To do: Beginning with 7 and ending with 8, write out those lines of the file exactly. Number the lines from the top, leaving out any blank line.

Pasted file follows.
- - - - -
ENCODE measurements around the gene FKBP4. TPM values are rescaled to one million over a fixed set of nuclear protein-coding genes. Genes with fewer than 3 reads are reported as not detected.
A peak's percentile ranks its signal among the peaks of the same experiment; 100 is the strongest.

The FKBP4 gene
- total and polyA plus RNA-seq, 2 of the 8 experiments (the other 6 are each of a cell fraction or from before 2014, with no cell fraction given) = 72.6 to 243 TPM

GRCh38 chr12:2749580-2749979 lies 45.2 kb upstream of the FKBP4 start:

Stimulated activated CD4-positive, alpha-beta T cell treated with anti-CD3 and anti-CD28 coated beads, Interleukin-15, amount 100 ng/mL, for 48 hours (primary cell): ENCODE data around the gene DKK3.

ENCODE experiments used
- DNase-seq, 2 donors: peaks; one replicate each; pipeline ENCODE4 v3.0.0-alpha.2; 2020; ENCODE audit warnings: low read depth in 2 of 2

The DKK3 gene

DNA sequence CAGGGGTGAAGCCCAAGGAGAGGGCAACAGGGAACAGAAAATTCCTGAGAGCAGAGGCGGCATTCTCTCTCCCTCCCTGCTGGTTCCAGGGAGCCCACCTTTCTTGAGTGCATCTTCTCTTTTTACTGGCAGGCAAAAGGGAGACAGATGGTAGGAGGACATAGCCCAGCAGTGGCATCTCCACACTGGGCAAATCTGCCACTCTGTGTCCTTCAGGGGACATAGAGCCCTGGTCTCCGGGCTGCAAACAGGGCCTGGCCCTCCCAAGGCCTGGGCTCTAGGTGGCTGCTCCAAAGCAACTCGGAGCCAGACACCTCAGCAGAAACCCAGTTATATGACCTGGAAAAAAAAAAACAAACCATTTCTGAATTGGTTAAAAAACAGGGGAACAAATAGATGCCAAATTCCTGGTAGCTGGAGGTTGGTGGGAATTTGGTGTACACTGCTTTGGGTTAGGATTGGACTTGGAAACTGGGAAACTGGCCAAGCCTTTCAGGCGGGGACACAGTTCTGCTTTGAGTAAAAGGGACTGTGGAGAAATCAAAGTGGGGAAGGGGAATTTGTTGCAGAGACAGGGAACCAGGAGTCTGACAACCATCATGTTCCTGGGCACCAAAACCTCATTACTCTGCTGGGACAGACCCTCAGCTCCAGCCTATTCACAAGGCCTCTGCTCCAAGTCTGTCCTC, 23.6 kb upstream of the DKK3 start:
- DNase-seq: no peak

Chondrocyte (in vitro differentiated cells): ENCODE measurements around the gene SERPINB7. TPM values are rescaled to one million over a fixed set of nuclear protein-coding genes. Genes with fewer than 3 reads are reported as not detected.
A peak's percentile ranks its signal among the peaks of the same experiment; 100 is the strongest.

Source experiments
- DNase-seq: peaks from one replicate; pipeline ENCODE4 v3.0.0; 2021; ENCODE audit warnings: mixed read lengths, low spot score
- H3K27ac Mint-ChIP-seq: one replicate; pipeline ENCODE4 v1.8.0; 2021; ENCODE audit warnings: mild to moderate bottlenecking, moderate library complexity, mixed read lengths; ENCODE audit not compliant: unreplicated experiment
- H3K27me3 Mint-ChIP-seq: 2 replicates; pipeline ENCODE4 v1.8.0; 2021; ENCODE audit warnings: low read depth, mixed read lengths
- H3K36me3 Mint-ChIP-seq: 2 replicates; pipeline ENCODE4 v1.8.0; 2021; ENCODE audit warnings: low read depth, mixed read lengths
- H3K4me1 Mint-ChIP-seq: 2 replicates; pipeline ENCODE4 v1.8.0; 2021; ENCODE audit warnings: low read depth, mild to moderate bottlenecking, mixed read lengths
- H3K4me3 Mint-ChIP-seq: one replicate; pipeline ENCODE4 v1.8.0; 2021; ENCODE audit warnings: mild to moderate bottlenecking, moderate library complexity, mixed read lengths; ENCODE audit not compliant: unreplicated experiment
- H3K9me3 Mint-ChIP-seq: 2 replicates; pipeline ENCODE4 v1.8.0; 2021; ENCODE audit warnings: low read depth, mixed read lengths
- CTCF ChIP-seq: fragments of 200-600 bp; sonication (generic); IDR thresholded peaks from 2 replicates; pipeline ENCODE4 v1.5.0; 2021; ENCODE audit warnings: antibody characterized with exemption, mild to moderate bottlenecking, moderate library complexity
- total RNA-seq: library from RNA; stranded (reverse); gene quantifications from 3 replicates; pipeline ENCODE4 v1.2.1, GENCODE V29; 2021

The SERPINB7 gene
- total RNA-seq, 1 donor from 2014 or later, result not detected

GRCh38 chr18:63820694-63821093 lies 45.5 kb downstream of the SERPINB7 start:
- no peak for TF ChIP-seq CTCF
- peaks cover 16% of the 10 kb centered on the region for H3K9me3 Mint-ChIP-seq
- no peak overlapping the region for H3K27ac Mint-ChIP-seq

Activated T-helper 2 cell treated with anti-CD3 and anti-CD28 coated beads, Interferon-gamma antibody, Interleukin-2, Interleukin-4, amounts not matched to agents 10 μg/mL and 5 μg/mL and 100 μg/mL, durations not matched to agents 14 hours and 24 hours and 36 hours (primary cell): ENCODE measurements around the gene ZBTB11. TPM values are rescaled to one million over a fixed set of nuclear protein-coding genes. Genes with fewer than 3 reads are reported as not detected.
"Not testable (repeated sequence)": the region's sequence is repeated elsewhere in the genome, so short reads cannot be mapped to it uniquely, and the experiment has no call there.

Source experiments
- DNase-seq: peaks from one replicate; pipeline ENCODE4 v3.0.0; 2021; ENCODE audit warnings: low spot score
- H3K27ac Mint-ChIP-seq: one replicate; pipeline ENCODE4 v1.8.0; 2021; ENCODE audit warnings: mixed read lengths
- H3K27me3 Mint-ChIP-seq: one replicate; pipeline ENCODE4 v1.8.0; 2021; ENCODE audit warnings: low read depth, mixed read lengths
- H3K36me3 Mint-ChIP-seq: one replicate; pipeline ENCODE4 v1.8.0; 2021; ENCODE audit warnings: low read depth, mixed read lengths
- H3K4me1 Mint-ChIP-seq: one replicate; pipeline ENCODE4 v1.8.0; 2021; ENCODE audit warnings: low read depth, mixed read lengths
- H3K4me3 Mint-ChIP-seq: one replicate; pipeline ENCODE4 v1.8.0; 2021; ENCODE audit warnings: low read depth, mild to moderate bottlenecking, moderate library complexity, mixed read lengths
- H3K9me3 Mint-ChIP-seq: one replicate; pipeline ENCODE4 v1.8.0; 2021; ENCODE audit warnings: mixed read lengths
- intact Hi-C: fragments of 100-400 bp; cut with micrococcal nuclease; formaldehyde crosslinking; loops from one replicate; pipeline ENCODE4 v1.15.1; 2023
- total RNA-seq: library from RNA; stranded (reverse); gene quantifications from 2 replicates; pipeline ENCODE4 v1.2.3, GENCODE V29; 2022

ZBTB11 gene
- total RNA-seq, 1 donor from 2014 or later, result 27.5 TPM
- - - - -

ENCODE experiments used
- DNase-seq, 2 donors: peaks; one replicate each; pipeline ENCODE4 v3.0.0-alpha.2; 2020; ENCODE audit warnings: low read depth in 2 of 2